Friday 28 October 2016

'I am a fighter' - Manchester United's Wayne Rooney has a strong message for his critics

Published 05/10/2016 | 08:21

Manchester United's Wayne Rooney has had a tough time of late
Manchester United's Wayne Rooney has had a tough time of late
Rooney was brought on in the 83rd minute. Photo: Getty

Wayne Rooney has vowed to fight his way back from criticism and the bench, with recent setbacks only making the England captain more determined to prove he is anything but finished.

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No longer the rapid, lung-busting striker that captivated as a teenager, he is having to adapt to the changes that come with being an attack-minded player in their thirties.

It is a difficult transition exacerbated by the scrutiny of the wider footballing world, leading Rooney's place in the line-up - never mind his role - to be inspected like never before.

Some have gone as far as to suggest the 30-year-old is not only past his prime but past it altogether - talk that inspires rather than dissuades the England and Manchester United captain.

"No," Rooney retorted when asked if his career was coming to an end after being dropped to the bench for three straight club matches.

"It is part of football. It is the challenge and I am determined to get back in the team at obviously club level.

"I think people have their opinions. I have said it many times, people are entitled to their opinions.

"It is football, you cannot play all the time, even if you want to. I am at a stage now I want to play. I've never really been at this stage of my career.

"I am a fighter. I want to get back in the team. I will work hard to try and do that, so that is where I am at. I am sure people who know me know I will come back."


Rooney spoke with a confidence and determination that belied the figure painted by Jose Mourinho, who just last week said he felt the need to "protect" his captain having returned from England's trip to Slovakia a different person.

That is not a perspective Rooney shares having grown used to the "massive over-hype" that follow his displays, or, as seen over recent days , being dropped from the United side.

"Does it gee you up? Of course it does," he said. "It's almost like going to an audition when you get turned down - you want to prove yourself to people."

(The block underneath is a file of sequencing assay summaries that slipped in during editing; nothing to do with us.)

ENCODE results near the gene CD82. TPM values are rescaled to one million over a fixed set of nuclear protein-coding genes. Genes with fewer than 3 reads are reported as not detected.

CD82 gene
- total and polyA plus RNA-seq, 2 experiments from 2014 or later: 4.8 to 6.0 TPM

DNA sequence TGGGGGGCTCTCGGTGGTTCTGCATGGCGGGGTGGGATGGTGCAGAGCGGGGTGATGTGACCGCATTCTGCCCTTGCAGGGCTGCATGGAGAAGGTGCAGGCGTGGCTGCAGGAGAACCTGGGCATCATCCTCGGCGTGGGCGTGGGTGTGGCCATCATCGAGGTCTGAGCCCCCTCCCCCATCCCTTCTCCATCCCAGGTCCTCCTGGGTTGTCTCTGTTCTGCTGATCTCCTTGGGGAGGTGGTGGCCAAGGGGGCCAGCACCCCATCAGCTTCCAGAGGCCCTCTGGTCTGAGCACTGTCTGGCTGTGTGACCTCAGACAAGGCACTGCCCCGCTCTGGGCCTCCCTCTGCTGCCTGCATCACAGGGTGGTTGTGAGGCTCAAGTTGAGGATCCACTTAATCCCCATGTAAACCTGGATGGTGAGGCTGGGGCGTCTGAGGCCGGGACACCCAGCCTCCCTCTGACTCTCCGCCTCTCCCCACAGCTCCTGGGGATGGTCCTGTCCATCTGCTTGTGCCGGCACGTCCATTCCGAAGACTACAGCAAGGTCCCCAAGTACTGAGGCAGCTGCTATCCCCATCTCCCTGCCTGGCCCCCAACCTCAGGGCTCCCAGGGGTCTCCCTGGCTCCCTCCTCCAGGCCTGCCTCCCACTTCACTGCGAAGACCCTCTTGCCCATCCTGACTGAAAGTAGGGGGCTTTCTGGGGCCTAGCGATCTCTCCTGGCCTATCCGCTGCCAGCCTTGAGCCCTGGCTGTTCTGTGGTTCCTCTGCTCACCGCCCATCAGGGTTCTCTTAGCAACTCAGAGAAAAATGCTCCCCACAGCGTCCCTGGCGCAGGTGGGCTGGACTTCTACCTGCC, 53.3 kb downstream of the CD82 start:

Coming back is one thing, where Rooney is best suited is another.

Sam Allardyce fuelled that debate after the narrow win in Slovakia, expressing surprise at how far his captain had dropped in his midfield role.

Not only is that a position he looked set to avoid having been restored to an attack role at United under Mourinho, the former England boss raised eyebrows by saying "Wayne played wherever he wanted to" in Trnava.

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"It couldn't be further from the truth, I play to instructions," Rooney said, admitting the questions over his role are grating.

"I got battered in many different ways for my performance, which I felt was actually a decent performance.

"I suffered from that, but I thought Sam's change in putting Dele (Alli) on allowed us to win the game, with me and Eric (Dier) controlling it and winning the second balls, getting balls into dangerous areas.

"He knew he had made a mistake. That's part of being involved at this level.

"He understood that quite early and unfortunately he doesn't have the chance to rectify that now."

Allardyce apologised to Rooney on the plane home from Slovakia for what was one of several ill-judged comments of late.

The former England manager appeared to see just why Louis van Gaal and Roy Hodgson deployed him in midfield towards the end of the last season, with Rooney again repeating his desire to play that role permanently down the line.

Rejecting the theory he has burned out but conceding he has lost some of his pace, the 30-year-old feels his footballing intelligence will allow him to dictate games in midfield "to a very high standard" for years to come.

It appears a matter of when rather than if that full-time switch comes about, with former England assistant Gary Neville saying this is a "transition into a new phase" of Rooney's career, just like Paul Scholes, Ryan Giggs and Steven Gerrard before him.

"I have heard a lot of people talking about transition - well, let me do it," he said.

"If that is what's going to happen, let me do that. I feel I am not being given a chance if that is the way I want to go in my career to expand it. I am not being given that chance to go from there to there.

"It is all right talking about your career, saying you can extend it by doing this and that, but of course you need to be given that chance to do it.

"I'm not saying that I want to go and play there. I've said in the last couple of years that will happen.

"Whether it happens now or in a year or two's time, time will tell. Listen, I believe in the managers I work under and if that's where they want me to play that's where I'll play."

Rooney speaks to Mourinho every day and is sure he will listen to that desire to eventually move into midfield, insisting he is happy to play in attack now but admitting selfishness may be required down the line if not playing.

"We chat every day. I've said before, I knew the Watford game I didn't play well," Rooney added ahead of Gareth Southgate's first match in charge against Malta.

"I didn't deserve to play the next game, I understood that, and the team have done well, so I have to bide my time and take my chance.

"My career will be determined on what we won as a team. I am not a player who is happy to not to win as a team but to get individual trophies.

"I have never been that sort of player. I am proud of the trophies we have won as a team. That is the way I am now. I want to play football. I love football, whether it is scoring or not."

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